You are a walking plasma factory

Reclining in a chair with my feet up and my head back, I stare up at the shielded fluorescent lights, disinterestedly catching bits of forced dialogue and cheesy acting from some unknown 1980s movie playing on the television in the background. I rhythmically squeeze my hand, watching the blood pump away from my arm into a tube. Multitudes of people in chairs just like mine line both walls as the blood freely flows.
No, I’m not at a blood drive. I’m at Aventis Bio-Services, donating plasma. After you finish gasping with horror and disgust, let me explain a few things.
A lot of people I’ve met tend to attach some kind of stigma to plasma donation. Either they pity me for being so poor that I am forced to whore out my body, they recoil from me in fear that I’ve already caught AIDS or hepatitis B, or they stand in awe of my superhuman fortitude for withstanding what must be excruciating agony twice a week.
While I don’t mind being revered for having a presumably high pain threshold, let me inform you that none of these urban legends are true (except, perhaps, the part about my being poor). No doubt many of you have at least passed by the Aventis building a few times, perhaps even entertaining the idea of bravely entering that chillingly sterile environment some day. But so many myths and misconceptions circulate about plasma donation that many people are understandably freaked out by others’ fears without ever learning the facts for themselves.
I began donating plasma when I was a freshman. Somehow, I ran across an advertisement for what was then called Centeon Bio-Services and resolved to stop in to learn more. Although I first feared this was a coverup for some governmental conspiracy, testing drugs on the innocent populace — I suspect I might have been too attached to the X-files in those days — I became convinced otherwise after learning more about plasma and how it’s constantly replenished by the body.
Plasma, the watery portion of whole blood, is composed of 90 percent water and 10 percent enzymes, hormones, salts, sugars, amino acids and some dissolved gases. Because water is the main component, the body needs only 24 to 48 hours to easily replace both the plasma and its proteins, which is why people may donate up to twice a week.
After learning there were few, if any, health risks involved, that I could discontinue donating whenever I wanted and for my first four donations I would be handsomely compensated, I began the surprisingly rigorous screening process.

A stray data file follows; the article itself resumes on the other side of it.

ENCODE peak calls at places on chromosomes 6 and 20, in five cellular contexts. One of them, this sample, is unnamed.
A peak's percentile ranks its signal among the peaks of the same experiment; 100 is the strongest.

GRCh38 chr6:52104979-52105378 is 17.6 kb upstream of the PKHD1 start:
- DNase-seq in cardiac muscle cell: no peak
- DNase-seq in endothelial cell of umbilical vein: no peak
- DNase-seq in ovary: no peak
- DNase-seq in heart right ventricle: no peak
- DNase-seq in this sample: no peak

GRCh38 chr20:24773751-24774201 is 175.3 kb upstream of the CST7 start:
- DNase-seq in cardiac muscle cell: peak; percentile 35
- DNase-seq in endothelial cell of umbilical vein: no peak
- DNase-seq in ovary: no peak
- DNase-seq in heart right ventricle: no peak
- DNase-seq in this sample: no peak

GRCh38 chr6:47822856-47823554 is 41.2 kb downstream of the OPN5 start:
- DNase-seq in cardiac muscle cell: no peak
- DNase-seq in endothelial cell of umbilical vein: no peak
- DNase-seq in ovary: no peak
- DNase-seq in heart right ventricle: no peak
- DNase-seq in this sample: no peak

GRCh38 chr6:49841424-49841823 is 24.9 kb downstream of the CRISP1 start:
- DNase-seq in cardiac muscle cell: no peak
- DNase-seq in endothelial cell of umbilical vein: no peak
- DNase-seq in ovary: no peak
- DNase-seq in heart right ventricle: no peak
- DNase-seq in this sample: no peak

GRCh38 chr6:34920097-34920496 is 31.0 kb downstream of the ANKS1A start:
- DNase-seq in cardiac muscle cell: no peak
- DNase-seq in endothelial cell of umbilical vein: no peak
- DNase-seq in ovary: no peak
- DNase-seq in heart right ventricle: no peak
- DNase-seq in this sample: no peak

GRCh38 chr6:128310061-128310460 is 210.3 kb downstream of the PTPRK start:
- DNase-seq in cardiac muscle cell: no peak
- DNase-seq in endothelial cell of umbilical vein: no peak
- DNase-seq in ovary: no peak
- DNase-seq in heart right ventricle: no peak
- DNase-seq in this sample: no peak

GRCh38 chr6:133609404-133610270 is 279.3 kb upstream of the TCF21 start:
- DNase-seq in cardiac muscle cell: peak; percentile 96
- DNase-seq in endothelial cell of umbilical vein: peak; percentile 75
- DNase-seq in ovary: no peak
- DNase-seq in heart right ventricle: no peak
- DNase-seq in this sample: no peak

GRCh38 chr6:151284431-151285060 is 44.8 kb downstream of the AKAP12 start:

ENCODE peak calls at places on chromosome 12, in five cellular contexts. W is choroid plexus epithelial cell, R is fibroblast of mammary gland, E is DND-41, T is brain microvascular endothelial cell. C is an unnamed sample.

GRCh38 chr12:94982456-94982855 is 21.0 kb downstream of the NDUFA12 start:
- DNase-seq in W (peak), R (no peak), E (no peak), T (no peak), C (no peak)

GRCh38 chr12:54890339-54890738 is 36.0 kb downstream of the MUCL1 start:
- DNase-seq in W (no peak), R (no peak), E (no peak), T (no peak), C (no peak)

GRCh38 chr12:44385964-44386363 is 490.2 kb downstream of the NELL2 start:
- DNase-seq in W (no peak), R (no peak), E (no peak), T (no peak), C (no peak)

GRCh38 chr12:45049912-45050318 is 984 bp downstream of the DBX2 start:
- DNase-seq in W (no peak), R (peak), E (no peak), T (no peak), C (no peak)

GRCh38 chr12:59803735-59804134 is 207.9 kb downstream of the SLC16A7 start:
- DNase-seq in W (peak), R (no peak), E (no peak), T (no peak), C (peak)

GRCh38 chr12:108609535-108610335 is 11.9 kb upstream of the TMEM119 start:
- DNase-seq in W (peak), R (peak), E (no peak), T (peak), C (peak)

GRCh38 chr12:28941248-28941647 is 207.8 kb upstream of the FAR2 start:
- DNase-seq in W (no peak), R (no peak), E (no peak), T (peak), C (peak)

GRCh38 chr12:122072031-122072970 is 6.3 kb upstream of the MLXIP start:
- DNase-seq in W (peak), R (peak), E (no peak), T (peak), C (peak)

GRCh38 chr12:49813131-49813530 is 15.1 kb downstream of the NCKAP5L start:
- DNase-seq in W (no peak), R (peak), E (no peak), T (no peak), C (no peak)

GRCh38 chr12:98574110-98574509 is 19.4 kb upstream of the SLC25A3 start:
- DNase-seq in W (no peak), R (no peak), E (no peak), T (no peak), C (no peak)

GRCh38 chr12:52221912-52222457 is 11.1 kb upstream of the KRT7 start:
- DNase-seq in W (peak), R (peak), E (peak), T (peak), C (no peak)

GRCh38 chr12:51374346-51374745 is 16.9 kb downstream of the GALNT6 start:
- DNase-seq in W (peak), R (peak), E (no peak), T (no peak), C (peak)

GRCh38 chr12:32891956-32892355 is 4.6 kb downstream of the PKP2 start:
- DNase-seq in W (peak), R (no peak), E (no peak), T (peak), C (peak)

Contrary to popular belief, you needn’t worry about brushing elbows with a flea-bitten homeless person or a wild-eyed drug user. To donate plasma, you must live at a verifiable address and present a valid picture ID card. You’re not allowed to donate within a year of receiving a tattoo or a body piercing (ear piercings are allowed earlier under special conditions), you cannot have any genital piercings, and you must weigh at least 110 pounds. Obviously, you need to have eaten and drunk adequate food and water as well.
You receive a thorough medical history exam during your initial visit, and for each subsequent visit your finger is pricked for a blood sample, and your temperature, weight, respiration, hemoglobin count and blood pressure are all taken. If you fail to meet any of these requirements — even if your temperature is only two degrees below normal — you are turned away from donating.
During the screening process, you also must answer certain questions regarding your sexual and drug history. Admittedly, some of these questions border on the preposterous, and I doubt whether the screeners have ever had a donor answer yes to any of them.
“Have you ever given money or drugs in return for sex? Have you ever received money or drugs in return for sex?” As if anyone would voluntarily respond, “Oh, all the time! In fact, that’s my second part-time job!” I don’t think so.
After answering all their questions, you proceed to the actual donating process. The staff members assign you to a reclining chair, where you rest until the phlebotomist comes to insert the needle in your arm. This is probably the most suspenseful moment of the entire process for a first-time donor.